The U.S. dollar index, which measures the strength of the dollar against a basket of major currencies including the euro, pound sterling, and Japanese yen, witnessed high volatility trading movements following the release of key U.S. inflation data.
It is now trading at 101.99 points. The index reflects market sentiment as the dollar lost some of its gains against most currencies but reached a one-month high against the Japanese yen during Thursday’s trading, partly influenced by energy costs.
The results of today’s Thursday data revealed a moderate increase in core inflation to 3.2% annually. The core rate excluding the food and energy sectors increased by 0.2% for July, in line with expectations, reflecting a yearly increase of 4.8%. Unemployment claims also rose, registering 248,000, significantly higher than anticipated.
It’s worth noting that recent fluctuations in U.S. Treasury yields and rising energy costs have deeply impacted the recently released inflation data. Considering key economic indicators and market sentiment, the trajectory of the U.S. dollar index is heavily reliant on Consumer Price Index (CPI) data, which showed a slowdown in inflation rates, increasing the likelihood of the Federal Reserve temporarily halting interest rate hikes, thus leading to a drop in the dollar index.
As a result, the loss in the U.S. dollar index expanded to 0.43%, accompanied by a collective decline in U.S. Treasury bond yields. The 10-year Treasury bond yields dropped by 0.47 to 3.993%. Gold managed to break the $1920 resistance level just moments after the positive inflation data announcement. The euro and pound sterling also rose against the dollar, reaching $1.1025 and $1.277 respectively.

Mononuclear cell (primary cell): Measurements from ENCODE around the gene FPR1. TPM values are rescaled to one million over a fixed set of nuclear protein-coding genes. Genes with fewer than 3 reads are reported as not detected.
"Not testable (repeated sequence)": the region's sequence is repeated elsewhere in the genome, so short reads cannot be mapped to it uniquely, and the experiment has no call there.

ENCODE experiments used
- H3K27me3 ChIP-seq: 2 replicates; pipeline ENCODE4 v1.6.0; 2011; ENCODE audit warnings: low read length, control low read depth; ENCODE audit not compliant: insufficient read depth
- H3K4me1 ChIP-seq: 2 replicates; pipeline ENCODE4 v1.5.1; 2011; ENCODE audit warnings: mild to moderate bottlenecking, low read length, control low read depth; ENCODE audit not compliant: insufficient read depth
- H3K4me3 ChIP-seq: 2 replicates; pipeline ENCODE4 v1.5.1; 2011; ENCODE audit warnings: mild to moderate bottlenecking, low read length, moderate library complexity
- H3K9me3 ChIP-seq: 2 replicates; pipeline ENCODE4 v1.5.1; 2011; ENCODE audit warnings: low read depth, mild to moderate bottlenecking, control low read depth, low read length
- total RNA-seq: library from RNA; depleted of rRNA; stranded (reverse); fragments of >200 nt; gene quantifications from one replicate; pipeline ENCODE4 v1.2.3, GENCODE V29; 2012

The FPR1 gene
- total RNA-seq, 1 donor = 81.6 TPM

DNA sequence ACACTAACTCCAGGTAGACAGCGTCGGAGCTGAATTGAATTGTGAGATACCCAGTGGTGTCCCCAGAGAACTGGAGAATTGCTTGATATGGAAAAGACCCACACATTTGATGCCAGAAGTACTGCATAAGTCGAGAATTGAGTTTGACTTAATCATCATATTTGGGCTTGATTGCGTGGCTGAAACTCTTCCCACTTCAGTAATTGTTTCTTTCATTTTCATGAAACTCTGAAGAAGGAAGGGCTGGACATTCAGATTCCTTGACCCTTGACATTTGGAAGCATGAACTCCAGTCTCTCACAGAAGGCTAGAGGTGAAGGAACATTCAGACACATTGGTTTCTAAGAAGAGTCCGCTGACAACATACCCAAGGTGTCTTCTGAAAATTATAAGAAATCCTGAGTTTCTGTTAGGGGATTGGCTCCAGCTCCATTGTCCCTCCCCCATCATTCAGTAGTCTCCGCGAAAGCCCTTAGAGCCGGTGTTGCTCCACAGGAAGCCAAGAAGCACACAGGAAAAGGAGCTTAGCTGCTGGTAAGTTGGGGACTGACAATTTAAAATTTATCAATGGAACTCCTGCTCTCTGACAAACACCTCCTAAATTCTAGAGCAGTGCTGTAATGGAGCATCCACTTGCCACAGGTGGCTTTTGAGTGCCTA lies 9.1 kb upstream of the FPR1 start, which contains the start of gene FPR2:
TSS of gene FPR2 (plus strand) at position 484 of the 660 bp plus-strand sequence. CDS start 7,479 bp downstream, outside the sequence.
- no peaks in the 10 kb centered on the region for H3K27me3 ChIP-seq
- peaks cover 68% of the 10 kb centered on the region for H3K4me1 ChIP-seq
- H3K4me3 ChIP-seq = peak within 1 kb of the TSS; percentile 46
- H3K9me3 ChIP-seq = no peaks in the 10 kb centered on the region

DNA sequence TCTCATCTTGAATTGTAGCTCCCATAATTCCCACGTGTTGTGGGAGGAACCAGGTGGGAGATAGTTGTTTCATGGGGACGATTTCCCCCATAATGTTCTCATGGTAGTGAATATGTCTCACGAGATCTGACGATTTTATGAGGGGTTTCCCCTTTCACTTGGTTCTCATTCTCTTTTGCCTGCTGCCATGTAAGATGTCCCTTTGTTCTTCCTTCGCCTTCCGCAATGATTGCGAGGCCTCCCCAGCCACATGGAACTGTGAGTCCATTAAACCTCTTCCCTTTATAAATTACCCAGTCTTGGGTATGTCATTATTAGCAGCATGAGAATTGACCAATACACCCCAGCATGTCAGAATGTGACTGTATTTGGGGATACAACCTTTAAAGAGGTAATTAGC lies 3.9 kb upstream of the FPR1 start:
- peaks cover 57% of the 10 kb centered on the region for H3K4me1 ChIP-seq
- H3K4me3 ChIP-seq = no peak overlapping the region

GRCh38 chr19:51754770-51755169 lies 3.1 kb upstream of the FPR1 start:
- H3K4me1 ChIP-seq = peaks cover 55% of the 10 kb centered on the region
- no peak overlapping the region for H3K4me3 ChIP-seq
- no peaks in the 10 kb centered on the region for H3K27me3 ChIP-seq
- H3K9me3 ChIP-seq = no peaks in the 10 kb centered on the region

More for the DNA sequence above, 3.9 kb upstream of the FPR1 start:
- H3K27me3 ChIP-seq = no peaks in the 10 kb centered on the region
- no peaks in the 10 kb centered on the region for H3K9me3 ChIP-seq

European gas prices also increased due to potential strikes at Australian natural gas facilities, nearing their highest levels in two months. This is particularly pronounced as oil prices also rose to multi-month highs. There are increasing expectations of potential price changes by the European Central Bank amid the ongoing economic impacts of high energy costs.
In my opinion, the impact of the recently released U.S. Consumer Price Index data will likely be temporary, as the focus shifts to the upcoming U.S. Producer Price Index data on Friday. This index is favored by the Federal Reserve to accurately gauge inflation rates and the economy’s strength, which will significantly guide the Fed’s monetary direction in its upcoming meeting.
Source: The hourly chart for the U.S. Dollar Index prices – MetaTrader 4 platform from XS.com.
In the above chart, the price of the U.S. Dollar Index (DXY) reached 102.150 in the past four hours, which is marginally higher than the previous four-hour closing at 102.124, indicating a slight upward trend. This current price also sits above the 200-day moving average at 101.809, suggesting potential upward momentum. However, it is trading below the 50-day moving average at 102.302, indicating some resistance at this level.
The Relative Strength Index (RSI) indicates a somewhat weaker bullish momentum, as the signal line is below the midpoint level of 50 for the index. With the price below the short-term moving average and trading near the long-term moving average, the dollar index seems susceptible to a decline in the short term, followed by a potential recovery towards the 50-day moving average. This action could eventually shift the trend back upwards.